Tibetan language under better protection in China
XINING, May 23 (Xinhua) -- Fifth-grader Dekyi Yungdrung likes to write in Tibetan and her mother takes pride in her daughter's creativity.
"She finds beauty in life, and renders the beauty with her writing. I enjoy listening to her read her own compositions to me," said mother Polha.
Dekyi Yungdrung, 13, attends Wanquan No.3 Elementary School in Nangchen County, Yushu Tibetan Autonomous Prefecture in northwest China's Qinghai Province.
There are 55 students in her class. Starting from the first grade, the students have at least one class every day in Tibetan, and they are required to write at least one essay in Tibetan every week.
Sherab Dorje, director of the county education bureau, has traveled extensively across Qinghai, which has many Tibetan ethnic minority communities. He knows about the history of the Tibetan language use in elementary and middle schools.
"Until 30 years ago, very few people went to school. Students from poor families could not afford education," he said. "They spoke Tibetan, but were not able to write."
"Now, everywhere you go, schools have the best infrastructure you can find in Qinghai, and that is a remarkable change," he said.
In recent years, the growing investment and government efforts into educational resources in predominantly Tibetan areas of the province have increased dramatically, said Sherab Dorje.
According to figures provided by the Education Department of Qinghai Province, in the 1950s, there were only 14 elementary schools, with 900 students, in predominantly Tibetan areas of the province. At the beginning of this century, some 700 elementary schools and 70 middle schools taught classes in Tibetan. The number of students exceeded 200,000.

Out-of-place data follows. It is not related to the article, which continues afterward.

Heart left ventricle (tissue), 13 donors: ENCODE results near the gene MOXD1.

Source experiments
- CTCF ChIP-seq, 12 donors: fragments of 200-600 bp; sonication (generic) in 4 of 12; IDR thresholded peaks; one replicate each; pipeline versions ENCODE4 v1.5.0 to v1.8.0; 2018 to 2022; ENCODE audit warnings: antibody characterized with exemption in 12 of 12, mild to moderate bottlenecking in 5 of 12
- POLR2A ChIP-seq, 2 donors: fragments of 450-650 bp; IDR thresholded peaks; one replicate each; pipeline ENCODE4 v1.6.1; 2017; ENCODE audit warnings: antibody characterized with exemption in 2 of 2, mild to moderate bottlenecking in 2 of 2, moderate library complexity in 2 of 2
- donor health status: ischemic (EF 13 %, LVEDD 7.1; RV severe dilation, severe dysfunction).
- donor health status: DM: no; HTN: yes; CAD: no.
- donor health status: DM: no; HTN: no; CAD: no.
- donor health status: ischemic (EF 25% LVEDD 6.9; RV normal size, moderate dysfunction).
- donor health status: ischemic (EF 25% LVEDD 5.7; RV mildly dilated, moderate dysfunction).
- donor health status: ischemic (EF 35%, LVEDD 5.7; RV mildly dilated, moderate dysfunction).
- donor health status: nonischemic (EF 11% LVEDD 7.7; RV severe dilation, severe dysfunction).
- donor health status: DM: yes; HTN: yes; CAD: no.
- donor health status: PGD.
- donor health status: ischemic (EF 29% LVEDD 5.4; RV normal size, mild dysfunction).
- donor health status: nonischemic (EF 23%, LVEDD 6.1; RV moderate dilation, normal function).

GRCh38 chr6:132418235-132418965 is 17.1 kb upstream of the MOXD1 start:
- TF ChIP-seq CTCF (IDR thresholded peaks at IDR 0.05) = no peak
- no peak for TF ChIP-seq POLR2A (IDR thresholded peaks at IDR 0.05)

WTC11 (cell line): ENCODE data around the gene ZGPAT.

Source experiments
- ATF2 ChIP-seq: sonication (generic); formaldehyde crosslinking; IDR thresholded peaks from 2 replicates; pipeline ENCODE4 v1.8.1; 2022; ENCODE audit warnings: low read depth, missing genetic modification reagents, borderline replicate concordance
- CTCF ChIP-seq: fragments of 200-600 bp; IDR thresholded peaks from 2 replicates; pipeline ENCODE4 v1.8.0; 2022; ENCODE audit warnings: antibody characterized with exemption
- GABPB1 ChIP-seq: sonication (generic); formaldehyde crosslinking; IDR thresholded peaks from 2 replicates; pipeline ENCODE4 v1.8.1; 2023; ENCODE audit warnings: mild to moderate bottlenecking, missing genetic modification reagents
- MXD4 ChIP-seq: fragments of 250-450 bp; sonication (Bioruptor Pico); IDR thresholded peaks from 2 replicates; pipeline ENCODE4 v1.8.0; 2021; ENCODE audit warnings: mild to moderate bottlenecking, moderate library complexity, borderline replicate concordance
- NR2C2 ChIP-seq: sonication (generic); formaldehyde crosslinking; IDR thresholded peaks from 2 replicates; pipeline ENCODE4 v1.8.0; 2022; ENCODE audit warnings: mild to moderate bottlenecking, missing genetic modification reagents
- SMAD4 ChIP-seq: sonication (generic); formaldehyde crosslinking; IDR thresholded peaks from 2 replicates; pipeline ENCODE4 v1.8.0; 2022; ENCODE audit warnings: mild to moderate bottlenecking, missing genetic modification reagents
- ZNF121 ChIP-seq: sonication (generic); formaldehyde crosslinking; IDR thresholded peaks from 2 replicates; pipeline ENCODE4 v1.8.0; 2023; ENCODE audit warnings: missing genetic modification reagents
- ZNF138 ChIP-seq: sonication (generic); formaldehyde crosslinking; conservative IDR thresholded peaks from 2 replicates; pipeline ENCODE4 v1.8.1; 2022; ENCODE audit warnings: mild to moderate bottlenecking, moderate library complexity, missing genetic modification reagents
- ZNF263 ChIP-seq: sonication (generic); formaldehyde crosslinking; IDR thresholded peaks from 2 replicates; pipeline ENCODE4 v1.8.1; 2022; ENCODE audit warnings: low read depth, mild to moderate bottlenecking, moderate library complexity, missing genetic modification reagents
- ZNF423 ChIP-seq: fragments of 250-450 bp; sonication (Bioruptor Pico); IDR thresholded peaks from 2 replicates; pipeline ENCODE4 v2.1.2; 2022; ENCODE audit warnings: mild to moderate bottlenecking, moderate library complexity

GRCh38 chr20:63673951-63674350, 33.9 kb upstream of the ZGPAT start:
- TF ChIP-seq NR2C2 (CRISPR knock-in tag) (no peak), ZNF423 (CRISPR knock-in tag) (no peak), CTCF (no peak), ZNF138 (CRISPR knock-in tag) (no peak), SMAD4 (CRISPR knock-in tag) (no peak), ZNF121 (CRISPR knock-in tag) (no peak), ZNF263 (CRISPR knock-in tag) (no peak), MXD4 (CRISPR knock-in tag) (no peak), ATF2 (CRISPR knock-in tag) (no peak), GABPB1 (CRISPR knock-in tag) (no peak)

Currently, the enrollment rate at primary and middle schools in Qinghai's Tibetan areas is over 90 percent, there are enough teachers to meet the demands of students and Tibetan language education has been promoted, the department said.
Starting from 2016, a 15-year free education policy began to be implemented. In addition to the nine years of free elementary and junior high school education provided across the country, in Tibetan areas of Qinghai, three years of kindergarten and three years of senior high school are also included.
The number of Tibetan-speaking teachers is also on the rise. Eight colleges and universities have been founded in the province since 1956. Since 2012, Qinghai has invested 640 million yuan (about 100 million U.S. dollars) in teacher training.
Despite overall improvement, education in remote herding areas of Qinghai is still weak, the educational department said.
In order to bridge the gap, at least 120 outstanding high-school graduates from herding areas are selected every year to take courses that prepare them to be teachers.
Training centers and teachers' labs have been set up in universities including Qinghai Normal University and Qinghai Nationalities University.
Qinghai has a population of 5.8 million, with one-quarter ethnic Tibetans, according to official statistics in 2015. The province has five Tibetan autonomous prefectures, Yushu, Hainan, Haibei, Huangnan, and Golog, as well as Haixi Mongol and Tibetan Autonomous Prefecture. Each has regulations to protect the public right to use and learn the Tibetan language.
In order to facilitate language learning, educational authorities have translated more than 130 sets of books from Mandarin Chinese to Tibetan. The province spends 17 million yuan (2.69 million dollars) every year to publish books on mathematics, physics, chemistry, art, and physical education, in Tibetan and provides them free of charge for students.
"The channels for learning Tibetan are more diverse than before," said Tashi Dawa, a resident of Gonghe County of Hainan Tibetan Autonomous Prefecture.
The government has also invested heavily in the digital development of Tibetan language. In 2016, developers launched China's first Tibetan-language search engine yongzin.com. So far visits have exceeded 300 million.